New York’s highest court heard arguments this week on a challenge to Rochester’s juvenile curfew, reports Youth Today. A challenge to a similar curfew in Lowell, Ma., was heard by that state’s Supreme Judicial Court last month. Rulings in both cases could come within weeks. The court challenges come at a time when curfew laws appear to be spreading, in the face of research that concludes they don’t cut teen crime.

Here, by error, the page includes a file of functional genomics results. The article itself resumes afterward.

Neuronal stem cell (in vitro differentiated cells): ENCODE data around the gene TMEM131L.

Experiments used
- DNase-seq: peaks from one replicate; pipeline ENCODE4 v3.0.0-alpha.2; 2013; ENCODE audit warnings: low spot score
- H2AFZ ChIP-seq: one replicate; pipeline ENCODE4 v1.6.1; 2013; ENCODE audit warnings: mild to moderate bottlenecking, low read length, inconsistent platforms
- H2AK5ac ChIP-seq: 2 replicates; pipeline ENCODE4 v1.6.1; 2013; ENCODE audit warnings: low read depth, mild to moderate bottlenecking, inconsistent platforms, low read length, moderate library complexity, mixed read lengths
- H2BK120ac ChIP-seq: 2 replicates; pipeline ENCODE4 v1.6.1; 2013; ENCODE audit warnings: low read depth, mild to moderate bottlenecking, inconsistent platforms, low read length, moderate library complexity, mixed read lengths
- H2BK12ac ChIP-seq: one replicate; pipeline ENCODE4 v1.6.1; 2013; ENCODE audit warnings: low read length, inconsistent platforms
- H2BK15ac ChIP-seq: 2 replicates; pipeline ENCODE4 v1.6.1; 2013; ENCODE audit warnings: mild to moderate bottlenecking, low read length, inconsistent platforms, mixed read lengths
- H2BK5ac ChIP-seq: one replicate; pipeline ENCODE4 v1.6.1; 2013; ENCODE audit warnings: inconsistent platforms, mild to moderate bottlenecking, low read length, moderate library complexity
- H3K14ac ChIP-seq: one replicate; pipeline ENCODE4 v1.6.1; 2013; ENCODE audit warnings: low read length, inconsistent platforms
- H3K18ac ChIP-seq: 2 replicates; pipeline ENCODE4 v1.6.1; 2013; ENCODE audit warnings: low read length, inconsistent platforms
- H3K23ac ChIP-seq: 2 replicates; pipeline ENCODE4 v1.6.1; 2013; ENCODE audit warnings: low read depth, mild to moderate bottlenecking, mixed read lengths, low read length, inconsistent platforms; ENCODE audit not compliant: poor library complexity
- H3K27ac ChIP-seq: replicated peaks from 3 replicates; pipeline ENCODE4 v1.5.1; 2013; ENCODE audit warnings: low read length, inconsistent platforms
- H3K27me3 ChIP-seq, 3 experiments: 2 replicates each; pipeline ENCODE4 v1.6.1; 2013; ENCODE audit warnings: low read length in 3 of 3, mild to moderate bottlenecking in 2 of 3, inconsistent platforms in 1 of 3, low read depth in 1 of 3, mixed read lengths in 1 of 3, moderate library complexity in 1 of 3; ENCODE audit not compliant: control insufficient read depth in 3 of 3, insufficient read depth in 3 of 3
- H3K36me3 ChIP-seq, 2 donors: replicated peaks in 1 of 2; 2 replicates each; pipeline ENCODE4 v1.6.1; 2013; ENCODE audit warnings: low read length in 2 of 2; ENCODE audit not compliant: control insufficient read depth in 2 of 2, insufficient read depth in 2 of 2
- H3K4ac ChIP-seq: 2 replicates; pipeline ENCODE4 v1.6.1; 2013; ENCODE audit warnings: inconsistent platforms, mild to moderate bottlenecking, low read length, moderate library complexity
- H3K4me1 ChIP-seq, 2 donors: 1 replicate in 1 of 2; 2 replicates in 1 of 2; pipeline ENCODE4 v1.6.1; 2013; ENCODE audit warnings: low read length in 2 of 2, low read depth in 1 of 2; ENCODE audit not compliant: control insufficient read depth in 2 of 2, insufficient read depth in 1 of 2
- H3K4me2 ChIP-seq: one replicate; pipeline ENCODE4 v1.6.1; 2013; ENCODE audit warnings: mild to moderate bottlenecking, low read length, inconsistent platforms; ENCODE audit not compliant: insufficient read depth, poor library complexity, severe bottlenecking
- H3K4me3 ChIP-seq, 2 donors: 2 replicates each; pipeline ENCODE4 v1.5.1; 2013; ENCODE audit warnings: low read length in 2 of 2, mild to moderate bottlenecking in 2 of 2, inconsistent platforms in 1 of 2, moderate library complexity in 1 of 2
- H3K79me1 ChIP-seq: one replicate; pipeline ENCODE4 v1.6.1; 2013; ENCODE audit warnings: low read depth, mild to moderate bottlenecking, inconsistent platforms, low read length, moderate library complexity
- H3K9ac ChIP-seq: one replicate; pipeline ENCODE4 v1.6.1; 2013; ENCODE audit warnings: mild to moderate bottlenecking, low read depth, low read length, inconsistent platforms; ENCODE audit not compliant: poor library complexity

Rochester attorneys defended its curfew before the Court of Appeals as a public safety measure that reduces juvenile violence and saves lives. Rochester enacted the curfew, which applies to youths 17 and under from 11 p.m. to 5 a.m. on weekdays and midnight to 5 a.m. on weekends, after seven youths were killed in 2005. Michael Burger, attorney for the father and his teenage son who challenged the curfew, argued that the ordinance enabled police to arrest and interrogate a disproportionate percentage of minorities. Burger said 94 percent of the 709 youths picked up on curfew violations were black or Hispanic, said the Rochester Democrat and Chronicle.